Studio: Miramax Films
Length: 90 Minutes
Rating: PG-13 for language and some drug references.
Theatrical Release: August 22, 2003 (Limited)
Directed by: Efram Potelle & Kyle Rank
Written by: Erica Beeney
Shia LaBeouf - Kelly Ernswiler
Elden Henson - Bart Bowland
Amy Smart - Tabby Bowland
Billy Kay - Lance
Kathleen Quinlan - Eve Ernswiler
Shiri Appleby - Sarah
When you're 17, every day is war.
August 26, 2003
Grade: B+ (Fresh)
I would be willing to bet right now that no other reviewer in the country is as "in the dark" about this movie than me. Not having HBO has put me at a disadvantage in way, in that Project Greenlight (the show that discovered screenwriter Erica Beeney and Directors Efrom Potelle and Kyle Rankin) chronicled nearly every aspect of the film's production. But, there is something to be said about going into a movie completely clueless, which was the case with The Battle of Shaker Heights.
Kelly Ernswiler (LaBeouf) is your not-so-typical high school student. He has a never-ending fascination with war and battle, and even participates in war reenactments that take place in his hometown of Shaker Heights, Ohio. As a side job, Kelly works at the local grocery store, where a fellow co-worker (Shiri Appleby) is attracted to him, but Kelly does not feel the same way.
Instead, Kelly has a huge crush on his friend, Bart's (Henson) sister, Tabby (Smart). Tabby is engaged, but that does not stop Kelly. Love is war, huh?
The story also follows Kelly home, where he has a very disjointed family life. His mother (Quinlan) is so caught up in painting that she does not pay attention to anything else, and his father (William Sadler) spends every waking moment caring for homeless people by giving away the family's food.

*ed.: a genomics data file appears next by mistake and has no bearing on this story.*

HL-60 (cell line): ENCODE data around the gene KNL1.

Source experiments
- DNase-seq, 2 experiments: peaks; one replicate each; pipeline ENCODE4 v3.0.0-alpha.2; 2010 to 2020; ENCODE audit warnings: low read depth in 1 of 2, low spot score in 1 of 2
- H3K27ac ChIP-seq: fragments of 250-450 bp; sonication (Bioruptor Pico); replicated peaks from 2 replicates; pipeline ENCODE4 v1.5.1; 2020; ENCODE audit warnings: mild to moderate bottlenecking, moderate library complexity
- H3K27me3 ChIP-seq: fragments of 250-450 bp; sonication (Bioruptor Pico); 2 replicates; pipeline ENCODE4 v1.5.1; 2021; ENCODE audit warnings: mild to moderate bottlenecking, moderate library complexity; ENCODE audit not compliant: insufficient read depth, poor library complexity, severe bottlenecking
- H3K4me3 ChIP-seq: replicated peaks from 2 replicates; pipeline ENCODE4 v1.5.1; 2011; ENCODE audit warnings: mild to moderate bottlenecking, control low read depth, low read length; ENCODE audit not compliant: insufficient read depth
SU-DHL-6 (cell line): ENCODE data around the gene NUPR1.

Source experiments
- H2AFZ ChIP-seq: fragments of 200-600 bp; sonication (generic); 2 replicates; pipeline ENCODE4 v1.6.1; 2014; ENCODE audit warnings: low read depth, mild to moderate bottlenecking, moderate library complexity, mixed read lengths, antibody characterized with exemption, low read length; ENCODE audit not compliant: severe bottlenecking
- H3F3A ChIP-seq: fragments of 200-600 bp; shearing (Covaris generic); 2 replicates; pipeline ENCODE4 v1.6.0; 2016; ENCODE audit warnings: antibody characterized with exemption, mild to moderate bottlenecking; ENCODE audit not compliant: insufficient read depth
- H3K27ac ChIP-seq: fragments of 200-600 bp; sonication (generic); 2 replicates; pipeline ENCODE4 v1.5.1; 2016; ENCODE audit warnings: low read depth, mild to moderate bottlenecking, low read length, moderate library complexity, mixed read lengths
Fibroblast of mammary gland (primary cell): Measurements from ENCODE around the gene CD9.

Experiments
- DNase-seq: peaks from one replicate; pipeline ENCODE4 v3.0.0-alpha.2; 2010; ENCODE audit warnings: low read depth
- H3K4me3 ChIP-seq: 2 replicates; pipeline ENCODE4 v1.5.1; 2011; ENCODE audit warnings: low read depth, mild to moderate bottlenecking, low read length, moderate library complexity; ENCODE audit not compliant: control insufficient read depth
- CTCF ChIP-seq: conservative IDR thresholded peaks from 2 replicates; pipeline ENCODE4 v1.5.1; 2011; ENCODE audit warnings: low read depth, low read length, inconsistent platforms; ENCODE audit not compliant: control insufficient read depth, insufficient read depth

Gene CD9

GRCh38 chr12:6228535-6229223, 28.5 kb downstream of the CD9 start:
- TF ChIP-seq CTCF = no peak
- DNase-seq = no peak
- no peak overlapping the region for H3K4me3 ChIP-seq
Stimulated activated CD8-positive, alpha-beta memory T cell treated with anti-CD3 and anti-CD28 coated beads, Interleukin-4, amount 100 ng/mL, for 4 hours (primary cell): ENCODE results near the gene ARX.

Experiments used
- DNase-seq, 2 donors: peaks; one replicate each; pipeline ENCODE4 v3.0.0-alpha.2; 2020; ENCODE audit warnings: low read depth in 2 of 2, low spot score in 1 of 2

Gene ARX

There is also a subplot involving the school bully. I know I know...been there done that. But, the way in which Kelly and friends exact revenge is truly priceless.
The Battle of Shaker Heights is mainly another coming-of-age love story. We get several of those every year, but I can tell you right now that I have never seen one that has the sense of charm that this film does. Most of the film's appeal can be credited to Shia LaBeouf as Kelly. He gives off a certain confidence in every frame he is in. He is very quick-witted, but can also be as shy as can be. The movie really is his story, and that is what sets it apart from other stock teen melodrama.
The supporting characters are also all perfectly cast and very believable. Through them, we quickly learn how disjointed and oftentimes confusing Kelly's life is. He simple wants a girl who will put up with all his fascinations, yet still like him for the eccentric character that he is. Isn't that what we all want?
As I mentioned above, this film was a product of the Project Greenlight show on HBO. While I have never seen the show or Stolen Summer, the first show that emerged from Project Greenlight, I can say that I now have increased interest in viewing the episodes about the making of this movie. It is already no secret that Shaker Heights has gone through several cuts and incarnations. Screenwriter Erica Beeney was onhand at the showing I attended, and she stated that she is most happy with the version that is now open in New York and Los Angeles.
When all is said and done, The Battle of Shaker Heights is without a doubt an above-average teen film. It was most definitely appeal to adults because of its universal humor and charm. Currently the film is in limited release, but I sincerely hope it gets a broader release as the weeks go by. This is a film that I highly recommend, and is the perfect diversion from the brainless summer fare that is currently plaguing theaters.
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